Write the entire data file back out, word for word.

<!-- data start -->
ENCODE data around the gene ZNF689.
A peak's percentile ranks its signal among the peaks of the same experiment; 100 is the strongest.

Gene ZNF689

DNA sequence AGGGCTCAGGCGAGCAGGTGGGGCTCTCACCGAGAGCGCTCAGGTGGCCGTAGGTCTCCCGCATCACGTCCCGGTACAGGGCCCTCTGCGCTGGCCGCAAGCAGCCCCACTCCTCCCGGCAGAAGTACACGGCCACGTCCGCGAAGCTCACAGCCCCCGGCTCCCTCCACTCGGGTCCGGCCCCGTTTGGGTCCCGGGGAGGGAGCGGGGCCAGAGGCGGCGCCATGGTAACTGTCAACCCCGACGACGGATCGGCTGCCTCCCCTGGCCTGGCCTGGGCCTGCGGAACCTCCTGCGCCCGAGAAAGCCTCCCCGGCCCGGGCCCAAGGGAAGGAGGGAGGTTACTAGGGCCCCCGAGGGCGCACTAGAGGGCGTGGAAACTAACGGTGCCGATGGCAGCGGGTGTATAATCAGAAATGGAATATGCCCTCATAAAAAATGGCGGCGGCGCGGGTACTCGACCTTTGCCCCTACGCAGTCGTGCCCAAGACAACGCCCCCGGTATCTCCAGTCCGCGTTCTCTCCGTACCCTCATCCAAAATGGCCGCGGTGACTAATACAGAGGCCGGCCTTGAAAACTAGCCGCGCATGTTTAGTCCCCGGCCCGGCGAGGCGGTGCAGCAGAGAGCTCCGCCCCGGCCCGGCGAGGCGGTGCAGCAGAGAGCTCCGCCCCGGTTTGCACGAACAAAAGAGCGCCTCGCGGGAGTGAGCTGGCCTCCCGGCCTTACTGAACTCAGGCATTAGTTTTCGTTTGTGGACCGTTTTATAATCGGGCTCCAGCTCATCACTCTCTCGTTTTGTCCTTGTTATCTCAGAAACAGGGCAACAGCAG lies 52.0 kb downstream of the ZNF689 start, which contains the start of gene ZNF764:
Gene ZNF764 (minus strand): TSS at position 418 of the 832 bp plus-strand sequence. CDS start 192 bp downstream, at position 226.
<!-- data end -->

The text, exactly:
ENCODE data around the gene ZNF689.
A peak's percentile ranks its signal among the peaks of the same experiment; 100 is the strongest.

Gene ZNF689

DNA sequence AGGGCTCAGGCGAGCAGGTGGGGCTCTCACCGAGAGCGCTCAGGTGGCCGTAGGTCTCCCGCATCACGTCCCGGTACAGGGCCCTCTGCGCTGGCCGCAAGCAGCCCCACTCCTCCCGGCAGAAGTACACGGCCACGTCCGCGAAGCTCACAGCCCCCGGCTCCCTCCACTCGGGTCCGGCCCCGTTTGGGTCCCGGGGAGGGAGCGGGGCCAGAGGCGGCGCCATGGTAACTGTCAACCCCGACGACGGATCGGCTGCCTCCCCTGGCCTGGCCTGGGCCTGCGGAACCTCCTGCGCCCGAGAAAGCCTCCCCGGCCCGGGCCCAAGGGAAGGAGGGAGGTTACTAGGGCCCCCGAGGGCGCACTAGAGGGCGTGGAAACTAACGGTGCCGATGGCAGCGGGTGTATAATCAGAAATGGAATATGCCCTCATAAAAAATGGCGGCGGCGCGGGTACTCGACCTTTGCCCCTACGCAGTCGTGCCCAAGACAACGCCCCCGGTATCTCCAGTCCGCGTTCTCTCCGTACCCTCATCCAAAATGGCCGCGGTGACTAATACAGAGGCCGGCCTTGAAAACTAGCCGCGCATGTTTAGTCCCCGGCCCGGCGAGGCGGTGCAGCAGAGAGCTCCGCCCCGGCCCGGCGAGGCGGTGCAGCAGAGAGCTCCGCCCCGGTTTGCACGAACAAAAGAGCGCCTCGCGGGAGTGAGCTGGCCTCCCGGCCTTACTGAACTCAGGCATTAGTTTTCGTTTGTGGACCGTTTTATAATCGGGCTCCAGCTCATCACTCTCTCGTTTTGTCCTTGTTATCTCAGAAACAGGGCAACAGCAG lies 52.0 kb downstream of the ZNF689 start, which contains the start of gene ZNF764:
Gene ZNF764 (minus strand): TSS at position 418 of the 832 bp plus-strand sequence. CDS start 192 bp downstream, at position 226.